NIH Record - National Institutes of Health
Section of auditory nerve in a young adult mouse

December 14, 2018

  • Bluebirds Make a Comeback

    With all the data now in, the verdict is clear: NIH’s homesteader bluebirds (and other mosquito-eaters) have rebounded, after a noticeable 5-year absence.
  • Clock Genes Keep Organisms On Schedule

    Biological mechanisms called circadian rhythms regulate biological functions throughout the day in animals, including sleep, eating schedules and metabolism, said Dr. Michael Young. "“We have clocks in our skin, liver, lungs, kidneys, skeletal muscles and, of course, our brains.”
  • Bratman Describes Science of Nature’s Effects on Psychological Health

    The effects on people of contact with nature—whether outdoors or indoors (as from plants, photos or window views)—is an emerging field of research showing potential to help address important public health problems, said Dr. Gregory Bratman.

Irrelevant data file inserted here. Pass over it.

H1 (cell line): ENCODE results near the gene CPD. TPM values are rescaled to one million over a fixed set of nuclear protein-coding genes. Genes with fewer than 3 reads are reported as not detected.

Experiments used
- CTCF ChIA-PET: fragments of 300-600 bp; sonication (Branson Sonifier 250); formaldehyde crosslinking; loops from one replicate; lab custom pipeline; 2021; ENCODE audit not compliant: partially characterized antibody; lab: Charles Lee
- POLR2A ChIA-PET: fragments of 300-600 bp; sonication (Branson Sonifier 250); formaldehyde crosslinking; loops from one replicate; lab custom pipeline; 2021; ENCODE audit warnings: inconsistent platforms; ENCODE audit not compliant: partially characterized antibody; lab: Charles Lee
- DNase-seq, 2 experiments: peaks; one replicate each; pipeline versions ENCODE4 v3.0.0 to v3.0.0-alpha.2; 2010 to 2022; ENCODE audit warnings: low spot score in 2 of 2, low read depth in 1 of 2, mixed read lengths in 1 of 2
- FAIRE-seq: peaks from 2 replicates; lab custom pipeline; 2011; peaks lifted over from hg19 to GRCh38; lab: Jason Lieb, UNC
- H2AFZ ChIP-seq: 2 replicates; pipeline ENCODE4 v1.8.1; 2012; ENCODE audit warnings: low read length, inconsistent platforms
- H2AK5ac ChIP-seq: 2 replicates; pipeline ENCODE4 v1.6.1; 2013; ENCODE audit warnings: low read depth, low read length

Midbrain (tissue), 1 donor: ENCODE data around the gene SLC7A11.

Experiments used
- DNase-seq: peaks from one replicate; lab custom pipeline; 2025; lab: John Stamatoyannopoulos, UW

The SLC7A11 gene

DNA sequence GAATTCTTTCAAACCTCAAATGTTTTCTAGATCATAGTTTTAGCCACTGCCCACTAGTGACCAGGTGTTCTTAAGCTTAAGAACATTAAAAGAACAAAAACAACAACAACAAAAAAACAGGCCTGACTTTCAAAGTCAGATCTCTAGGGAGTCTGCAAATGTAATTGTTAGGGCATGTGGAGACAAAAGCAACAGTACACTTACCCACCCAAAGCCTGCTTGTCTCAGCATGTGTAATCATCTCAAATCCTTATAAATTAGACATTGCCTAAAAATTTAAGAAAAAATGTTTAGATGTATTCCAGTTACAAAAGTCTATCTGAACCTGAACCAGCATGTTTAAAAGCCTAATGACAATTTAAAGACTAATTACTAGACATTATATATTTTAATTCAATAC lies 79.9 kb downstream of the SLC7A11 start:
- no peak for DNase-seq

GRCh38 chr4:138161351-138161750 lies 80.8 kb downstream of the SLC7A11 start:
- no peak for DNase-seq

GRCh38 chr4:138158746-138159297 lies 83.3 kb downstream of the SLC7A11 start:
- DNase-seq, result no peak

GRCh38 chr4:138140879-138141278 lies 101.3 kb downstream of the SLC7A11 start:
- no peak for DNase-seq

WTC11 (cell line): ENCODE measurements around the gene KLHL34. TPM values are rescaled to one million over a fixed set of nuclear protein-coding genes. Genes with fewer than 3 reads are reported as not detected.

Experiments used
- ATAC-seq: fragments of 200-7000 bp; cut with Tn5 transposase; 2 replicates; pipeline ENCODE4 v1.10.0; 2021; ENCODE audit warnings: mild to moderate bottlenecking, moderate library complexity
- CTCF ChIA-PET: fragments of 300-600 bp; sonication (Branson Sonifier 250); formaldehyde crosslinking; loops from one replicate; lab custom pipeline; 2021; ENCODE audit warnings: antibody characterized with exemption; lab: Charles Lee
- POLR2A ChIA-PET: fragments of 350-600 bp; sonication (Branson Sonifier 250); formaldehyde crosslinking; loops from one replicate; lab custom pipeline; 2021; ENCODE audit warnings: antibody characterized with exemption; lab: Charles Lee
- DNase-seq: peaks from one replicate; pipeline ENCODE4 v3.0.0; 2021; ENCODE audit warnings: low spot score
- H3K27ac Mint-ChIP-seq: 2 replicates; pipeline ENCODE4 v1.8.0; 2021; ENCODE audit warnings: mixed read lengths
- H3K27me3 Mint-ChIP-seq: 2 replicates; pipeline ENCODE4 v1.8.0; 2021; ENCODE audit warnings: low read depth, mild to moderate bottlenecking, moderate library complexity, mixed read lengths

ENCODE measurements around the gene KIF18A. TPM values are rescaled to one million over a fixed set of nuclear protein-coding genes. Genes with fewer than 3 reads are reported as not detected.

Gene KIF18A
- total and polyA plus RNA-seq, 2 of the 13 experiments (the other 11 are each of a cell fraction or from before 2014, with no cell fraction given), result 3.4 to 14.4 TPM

Section of auditory nerve in a young adult mouse

On the Cover

Section of auditory nerve in a young adult mouse. Supporting glial cells (blue) coat neuron fibers (red) and allow fast, reliable transfer of sound information from the ear to the brain. Researchers are testing whether they can target glial cells to prevent neural loss and restore healing.

Hainan Lang

The NIH Record

The NIH Record, founded in 1949, is the biweekly newsletter for employees of the National Institutes of Health.

Published 25 times each year, it comes out on payday Fridays.

Assistant Editor: Eric Bock (link sends e-mail)

Staff Writer: Amber Snyder (link sends e-mail)